By Anonymous

I agree Liverpool needs to be brave far smaller north west cities authorities have signed up as guarantors to new office development….Shame Liverpool can’t …..but ….also agree we can’t bkame Manchester the fault for lack Grade A office space in Liverpool. This development is a good start …..but we need to be more ambitious….for Liverpool and not keep focusing on Manchester.

By Graham

No-one is blaming Manchester except spoof Manchester writers! Get a grip and leave Liverpool to get in with it!

By Roscoe

Realistically always the case. Not Kier’s priority to carry a long term investment in this site. Not core and won’t help the share price. CTP have no visible financial strength to invest. Liverpool would need a very good deal to spec fund it.

By Anonymous

To be fair Liverpool should look at its own distribution of business and wealth across the Merseyside region. Little or no thought is ever given to the rest. The Wirral would be better served under Cheshire. A change has surely got to come.

By Heswall

@Heswall please bore off

By Anonymous

So in other words, the locals were right about this all along. No development, just loss of a pocket park and some secret plans to do who knows what with this land. In god only knows what timescale. Because of course what Liverpool needs is more wasteland and fewer nice streetscapes, right?

There are two large things which are strangling the life out of Liverpool’s commercial economy. One is the lack of transparency. A city in which the people at large are last to know, where everything is a done deal and they just have to put up with it, is not a good business proposition. To invest, quality businesses need transparency and the ability to be able to subsequently rely on good governance just as much as the people who live there.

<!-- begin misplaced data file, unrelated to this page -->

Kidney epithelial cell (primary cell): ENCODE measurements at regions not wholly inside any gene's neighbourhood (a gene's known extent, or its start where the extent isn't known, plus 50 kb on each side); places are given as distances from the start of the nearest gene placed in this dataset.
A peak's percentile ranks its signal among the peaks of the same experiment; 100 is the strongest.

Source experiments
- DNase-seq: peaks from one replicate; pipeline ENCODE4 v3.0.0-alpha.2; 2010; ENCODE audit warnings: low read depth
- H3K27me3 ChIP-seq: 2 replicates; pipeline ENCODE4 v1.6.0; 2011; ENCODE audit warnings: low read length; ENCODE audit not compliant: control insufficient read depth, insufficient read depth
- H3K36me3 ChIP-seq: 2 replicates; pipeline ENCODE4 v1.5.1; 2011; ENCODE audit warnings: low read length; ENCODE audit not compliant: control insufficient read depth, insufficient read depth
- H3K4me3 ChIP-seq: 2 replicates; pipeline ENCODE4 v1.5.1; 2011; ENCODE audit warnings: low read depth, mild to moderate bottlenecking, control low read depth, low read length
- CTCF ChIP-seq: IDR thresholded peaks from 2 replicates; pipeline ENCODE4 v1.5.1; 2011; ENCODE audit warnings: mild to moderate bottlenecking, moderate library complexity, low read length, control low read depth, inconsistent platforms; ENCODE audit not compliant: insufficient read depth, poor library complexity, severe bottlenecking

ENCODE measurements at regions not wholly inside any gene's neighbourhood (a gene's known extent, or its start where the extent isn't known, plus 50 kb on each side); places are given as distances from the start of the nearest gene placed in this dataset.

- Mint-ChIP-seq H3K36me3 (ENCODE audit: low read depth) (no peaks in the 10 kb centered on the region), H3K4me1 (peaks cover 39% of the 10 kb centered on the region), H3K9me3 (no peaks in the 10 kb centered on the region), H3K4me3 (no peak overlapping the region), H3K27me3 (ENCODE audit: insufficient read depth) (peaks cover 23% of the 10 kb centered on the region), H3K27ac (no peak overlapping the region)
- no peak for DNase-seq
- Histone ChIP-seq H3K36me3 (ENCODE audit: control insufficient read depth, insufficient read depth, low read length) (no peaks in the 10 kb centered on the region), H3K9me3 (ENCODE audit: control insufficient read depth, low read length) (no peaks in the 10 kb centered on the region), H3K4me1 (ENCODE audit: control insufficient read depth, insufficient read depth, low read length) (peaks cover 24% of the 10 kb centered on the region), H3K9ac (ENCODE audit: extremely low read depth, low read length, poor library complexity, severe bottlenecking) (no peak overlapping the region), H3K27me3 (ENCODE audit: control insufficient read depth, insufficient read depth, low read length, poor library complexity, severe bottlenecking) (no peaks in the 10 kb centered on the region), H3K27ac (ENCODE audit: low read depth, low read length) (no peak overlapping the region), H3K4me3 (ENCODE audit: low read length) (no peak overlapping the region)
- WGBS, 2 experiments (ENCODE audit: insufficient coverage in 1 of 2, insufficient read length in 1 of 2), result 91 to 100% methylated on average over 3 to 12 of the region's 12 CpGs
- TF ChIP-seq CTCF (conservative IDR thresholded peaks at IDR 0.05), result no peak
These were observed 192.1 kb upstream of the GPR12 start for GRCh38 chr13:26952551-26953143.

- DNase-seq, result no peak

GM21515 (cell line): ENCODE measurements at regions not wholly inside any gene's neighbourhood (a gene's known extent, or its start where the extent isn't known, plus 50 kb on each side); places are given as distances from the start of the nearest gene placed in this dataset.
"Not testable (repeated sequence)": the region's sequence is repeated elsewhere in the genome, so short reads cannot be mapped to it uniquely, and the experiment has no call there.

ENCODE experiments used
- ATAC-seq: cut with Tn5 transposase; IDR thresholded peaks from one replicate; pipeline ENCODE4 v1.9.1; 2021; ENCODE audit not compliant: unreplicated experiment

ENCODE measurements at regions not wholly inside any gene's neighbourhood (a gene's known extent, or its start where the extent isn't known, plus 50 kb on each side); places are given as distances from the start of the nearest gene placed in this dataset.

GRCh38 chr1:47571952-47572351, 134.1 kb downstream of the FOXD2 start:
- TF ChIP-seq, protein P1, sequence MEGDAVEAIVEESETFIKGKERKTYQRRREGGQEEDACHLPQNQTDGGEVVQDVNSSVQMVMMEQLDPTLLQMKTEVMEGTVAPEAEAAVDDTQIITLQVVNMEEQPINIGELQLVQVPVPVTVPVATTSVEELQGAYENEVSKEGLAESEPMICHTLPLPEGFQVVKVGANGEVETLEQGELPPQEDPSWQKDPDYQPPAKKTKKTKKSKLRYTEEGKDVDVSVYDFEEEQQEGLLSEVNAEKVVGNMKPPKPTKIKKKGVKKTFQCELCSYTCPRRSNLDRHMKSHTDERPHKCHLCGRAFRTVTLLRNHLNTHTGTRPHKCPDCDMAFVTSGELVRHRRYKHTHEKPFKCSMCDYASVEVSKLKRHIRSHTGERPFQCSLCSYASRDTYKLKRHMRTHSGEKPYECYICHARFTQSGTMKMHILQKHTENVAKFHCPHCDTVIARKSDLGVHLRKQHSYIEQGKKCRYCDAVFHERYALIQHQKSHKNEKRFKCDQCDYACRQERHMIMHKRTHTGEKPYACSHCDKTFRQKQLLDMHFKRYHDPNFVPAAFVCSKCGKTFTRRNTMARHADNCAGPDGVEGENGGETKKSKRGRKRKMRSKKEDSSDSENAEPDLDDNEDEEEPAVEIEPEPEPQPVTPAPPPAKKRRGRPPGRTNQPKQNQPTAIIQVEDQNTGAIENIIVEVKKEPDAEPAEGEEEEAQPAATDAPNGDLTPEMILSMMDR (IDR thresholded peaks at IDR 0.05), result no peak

If there is evidence this confidence doesn’t exist, it’s the number of FDIs in Manchester dwarfing Liverpool (the city that went to expo!) That the prospect of a building being non-commercially developed instead sees a major investor divest themselves, rather than increase their holding.

The second on the list is the one constant to this sad continuing decade long saga. The cause of the lack of transparency.

By Mike

Oh and of course, we won’t read a peep about this in the “Liverpool” Echo.

By Mike

For goodness sake Mike,can we please forget about Manchester and leave it on the Liverpool ssc forum where it belongs.

By Anonymous

We are one city from Formby to Heswall. We need a much stronger city regional dimension to take forward strategic matters.

By Roscoe

@Roscoe. I don’t think a lot on the Wirral and Croaby would necessarily agree with that.

By Bing Crosby.

All Liverpool wants to do is build build build at any cost, over any green space or park, just for the sake of keeping up with the Manchester’s.

By Anonymous

We are all Liverpudlians, certainly in Crosby! And that goes for the vast majority in Formby too! For much of the rest of the city region Liverpolitan is a good term; and it is the old term for someone from the Liverpool area. What is clear though is that the vast majority if us know we are stronger when we stick together.